As part of a research team led by colleagues from the Max Planck Institute for Psycholinguistics (Nijmegen, The Netherlands), department member Sebastian Sauppe published a paper on the timing of turn-taking in dialogue in Frontiers in Psychology, titled “The Timing of Utterance Planning in Task-Oriented Dialogue: Evidence from a Novel List-Completion Paradigm[SS1] ”. In this article, they introduce a new experimental paradigm, which allows to investigate language processing in a natural yet controlled conversational setting.
The research team went to explore when speakers start to plan their own turn in conversation. In their experiment, German-speaking participants played a game in which they had to name objects on a computer screen together with a confederate. The participants did not know, however, that most of the confederate’s utterances were pre-recorded. This allowed the researchers to manipulate the structure of the sentences.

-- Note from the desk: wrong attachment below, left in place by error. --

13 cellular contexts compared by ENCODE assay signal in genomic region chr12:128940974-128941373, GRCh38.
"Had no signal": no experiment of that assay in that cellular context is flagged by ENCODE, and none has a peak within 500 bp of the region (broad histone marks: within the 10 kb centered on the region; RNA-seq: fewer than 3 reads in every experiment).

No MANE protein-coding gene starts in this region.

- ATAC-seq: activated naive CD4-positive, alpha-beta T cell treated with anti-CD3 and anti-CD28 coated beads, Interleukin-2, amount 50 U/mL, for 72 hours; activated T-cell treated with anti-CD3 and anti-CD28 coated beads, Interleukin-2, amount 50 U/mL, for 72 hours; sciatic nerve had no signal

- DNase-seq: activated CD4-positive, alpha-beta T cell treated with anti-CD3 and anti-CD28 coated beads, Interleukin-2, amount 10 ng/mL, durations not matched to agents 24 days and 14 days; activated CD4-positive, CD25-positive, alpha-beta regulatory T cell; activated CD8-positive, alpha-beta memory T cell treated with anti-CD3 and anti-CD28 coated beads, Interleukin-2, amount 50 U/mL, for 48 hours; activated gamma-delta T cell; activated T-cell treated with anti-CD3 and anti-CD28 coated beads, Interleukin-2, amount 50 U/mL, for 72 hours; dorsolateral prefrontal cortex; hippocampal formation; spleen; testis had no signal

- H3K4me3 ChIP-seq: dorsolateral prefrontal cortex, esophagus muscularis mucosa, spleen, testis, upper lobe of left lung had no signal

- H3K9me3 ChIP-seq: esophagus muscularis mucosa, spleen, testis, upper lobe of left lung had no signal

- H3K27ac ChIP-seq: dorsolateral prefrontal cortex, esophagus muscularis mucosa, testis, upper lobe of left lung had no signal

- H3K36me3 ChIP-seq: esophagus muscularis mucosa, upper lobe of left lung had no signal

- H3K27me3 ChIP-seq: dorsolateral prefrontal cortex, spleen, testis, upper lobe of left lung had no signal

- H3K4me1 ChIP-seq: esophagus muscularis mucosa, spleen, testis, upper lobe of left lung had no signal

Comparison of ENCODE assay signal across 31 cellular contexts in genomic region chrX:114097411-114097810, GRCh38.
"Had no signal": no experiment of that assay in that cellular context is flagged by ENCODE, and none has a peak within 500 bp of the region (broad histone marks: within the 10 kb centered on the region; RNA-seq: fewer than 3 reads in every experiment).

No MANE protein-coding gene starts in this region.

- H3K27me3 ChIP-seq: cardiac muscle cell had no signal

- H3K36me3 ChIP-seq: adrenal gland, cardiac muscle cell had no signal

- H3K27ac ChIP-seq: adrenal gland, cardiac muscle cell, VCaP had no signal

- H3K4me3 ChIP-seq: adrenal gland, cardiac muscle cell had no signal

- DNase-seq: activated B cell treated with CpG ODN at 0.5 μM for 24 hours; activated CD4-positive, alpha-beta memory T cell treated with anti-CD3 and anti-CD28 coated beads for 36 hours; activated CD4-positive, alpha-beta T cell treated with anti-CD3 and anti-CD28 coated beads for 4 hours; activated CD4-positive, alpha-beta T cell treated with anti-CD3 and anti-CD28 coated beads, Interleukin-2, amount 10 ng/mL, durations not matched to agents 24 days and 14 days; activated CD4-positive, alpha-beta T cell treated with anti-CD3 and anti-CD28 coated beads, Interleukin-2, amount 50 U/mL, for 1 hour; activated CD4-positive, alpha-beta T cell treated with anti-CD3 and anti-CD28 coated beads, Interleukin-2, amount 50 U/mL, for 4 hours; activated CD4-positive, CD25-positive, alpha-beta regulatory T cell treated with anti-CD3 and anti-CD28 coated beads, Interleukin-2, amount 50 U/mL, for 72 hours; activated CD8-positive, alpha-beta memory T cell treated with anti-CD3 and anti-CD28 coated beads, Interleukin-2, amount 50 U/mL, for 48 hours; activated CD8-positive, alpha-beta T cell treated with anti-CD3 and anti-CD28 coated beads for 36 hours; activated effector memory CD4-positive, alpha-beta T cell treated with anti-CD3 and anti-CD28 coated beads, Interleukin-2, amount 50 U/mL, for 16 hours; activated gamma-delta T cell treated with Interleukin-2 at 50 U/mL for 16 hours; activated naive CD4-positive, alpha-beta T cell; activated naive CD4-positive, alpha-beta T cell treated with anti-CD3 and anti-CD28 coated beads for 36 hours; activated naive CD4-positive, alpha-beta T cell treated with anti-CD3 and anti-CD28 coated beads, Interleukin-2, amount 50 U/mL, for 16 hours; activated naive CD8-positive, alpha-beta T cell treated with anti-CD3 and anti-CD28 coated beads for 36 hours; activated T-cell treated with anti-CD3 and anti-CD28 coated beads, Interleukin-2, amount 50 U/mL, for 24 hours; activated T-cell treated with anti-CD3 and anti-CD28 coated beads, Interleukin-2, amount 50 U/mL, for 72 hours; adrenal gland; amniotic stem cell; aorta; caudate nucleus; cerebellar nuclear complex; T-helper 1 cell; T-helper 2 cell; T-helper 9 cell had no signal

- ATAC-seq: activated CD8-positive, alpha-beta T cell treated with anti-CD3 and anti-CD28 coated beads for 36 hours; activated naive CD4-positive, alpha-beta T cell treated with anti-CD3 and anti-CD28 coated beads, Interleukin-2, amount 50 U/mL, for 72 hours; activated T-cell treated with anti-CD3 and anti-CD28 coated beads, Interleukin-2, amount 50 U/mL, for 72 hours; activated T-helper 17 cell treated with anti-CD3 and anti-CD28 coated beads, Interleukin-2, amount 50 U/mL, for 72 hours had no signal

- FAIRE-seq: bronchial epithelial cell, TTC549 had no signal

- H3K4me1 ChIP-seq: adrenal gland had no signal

Based on eye tracking and speech onset analyses, Sauppe and his colleagues found that speakers start to plan their utterances as soon as they know what they are going to say and as soon as they have understood the message of what their interlocutor wants to tell them. This helps people to keep up the high pace in dialogues, since switching from listening to speaking (“turn-taking”) takes on average only 200 ms.